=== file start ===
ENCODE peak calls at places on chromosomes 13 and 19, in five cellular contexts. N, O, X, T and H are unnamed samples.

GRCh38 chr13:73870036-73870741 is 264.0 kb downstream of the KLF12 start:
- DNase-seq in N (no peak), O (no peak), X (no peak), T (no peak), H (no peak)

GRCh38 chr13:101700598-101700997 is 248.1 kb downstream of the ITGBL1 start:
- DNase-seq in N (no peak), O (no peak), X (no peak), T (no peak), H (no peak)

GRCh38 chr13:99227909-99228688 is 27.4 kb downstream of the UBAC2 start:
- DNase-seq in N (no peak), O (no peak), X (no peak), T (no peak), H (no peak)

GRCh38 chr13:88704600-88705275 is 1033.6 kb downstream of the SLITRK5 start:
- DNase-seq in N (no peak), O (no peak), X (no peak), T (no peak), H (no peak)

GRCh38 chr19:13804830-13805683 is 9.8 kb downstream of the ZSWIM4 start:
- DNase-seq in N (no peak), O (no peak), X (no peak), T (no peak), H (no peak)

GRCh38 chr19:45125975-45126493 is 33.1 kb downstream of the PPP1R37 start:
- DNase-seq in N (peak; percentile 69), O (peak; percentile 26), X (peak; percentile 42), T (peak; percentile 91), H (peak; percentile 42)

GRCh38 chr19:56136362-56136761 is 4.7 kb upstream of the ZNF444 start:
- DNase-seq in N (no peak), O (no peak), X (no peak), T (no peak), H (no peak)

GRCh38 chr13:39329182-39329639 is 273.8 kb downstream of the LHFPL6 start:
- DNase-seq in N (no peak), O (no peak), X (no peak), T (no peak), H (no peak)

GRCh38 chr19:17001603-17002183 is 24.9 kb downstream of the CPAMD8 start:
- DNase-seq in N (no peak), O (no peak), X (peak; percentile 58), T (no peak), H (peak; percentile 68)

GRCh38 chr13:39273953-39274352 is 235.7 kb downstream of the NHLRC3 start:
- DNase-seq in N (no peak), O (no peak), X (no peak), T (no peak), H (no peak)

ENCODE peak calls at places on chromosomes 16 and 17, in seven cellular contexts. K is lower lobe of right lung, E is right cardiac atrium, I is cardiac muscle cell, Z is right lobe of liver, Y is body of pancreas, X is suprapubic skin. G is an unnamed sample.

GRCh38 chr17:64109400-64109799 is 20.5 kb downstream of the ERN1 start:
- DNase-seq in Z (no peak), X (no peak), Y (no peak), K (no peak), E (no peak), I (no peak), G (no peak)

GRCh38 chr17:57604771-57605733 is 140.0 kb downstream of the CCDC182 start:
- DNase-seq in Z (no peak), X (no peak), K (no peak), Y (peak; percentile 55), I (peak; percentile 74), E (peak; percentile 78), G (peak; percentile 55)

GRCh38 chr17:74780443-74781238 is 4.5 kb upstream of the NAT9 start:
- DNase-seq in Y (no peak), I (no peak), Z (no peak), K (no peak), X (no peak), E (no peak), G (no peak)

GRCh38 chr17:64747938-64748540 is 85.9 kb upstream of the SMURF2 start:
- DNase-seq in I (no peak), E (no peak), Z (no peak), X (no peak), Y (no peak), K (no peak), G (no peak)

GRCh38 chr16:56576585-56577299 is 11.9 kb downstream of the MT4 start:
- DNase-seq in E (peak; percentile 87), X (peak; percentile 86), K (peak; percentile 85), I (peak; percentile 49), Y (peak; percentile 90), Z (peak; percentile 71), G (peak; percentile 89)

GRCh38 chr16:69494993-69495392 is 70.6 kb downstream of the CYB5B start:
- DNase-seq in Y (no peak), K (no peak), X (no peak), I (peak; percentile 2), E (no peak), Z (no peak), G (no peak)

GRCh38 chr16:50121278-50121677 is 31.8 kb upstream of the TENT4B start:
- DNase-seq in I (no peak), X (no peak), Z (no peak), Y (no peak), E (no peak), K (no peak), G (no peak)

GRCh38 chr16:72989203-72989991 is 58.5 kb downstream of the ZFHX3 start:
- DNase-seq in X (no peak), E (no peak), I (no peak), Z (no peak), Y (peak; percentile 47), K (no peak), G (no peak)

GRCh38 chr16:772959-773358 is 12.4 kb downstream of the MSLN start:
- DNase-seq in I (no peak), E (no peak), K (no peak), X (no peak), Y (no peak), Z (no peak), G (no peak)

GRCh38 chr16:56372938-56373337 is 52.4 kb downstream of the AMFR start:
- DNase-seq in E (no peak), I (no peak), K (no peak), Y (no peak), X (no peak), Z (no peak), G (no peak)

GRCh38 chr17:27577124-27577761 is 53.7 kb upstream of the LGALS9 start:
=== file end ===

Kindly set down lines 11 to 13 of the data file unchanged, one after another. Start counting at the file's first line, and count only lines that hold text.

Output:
- DNase-seq in N (no peak), O (no peak), X (no peak), T (no peak), H (no peak)

GRCh38 chr19:45125975-45126493 is 33.1 kb downstream of the PPP1R37 start:
- DNase-seq in N (peak; percentile 69), O (peak; percentile 26), X (peak; percentile 42), T (peak; percentile 91), H (peak; percentile 42)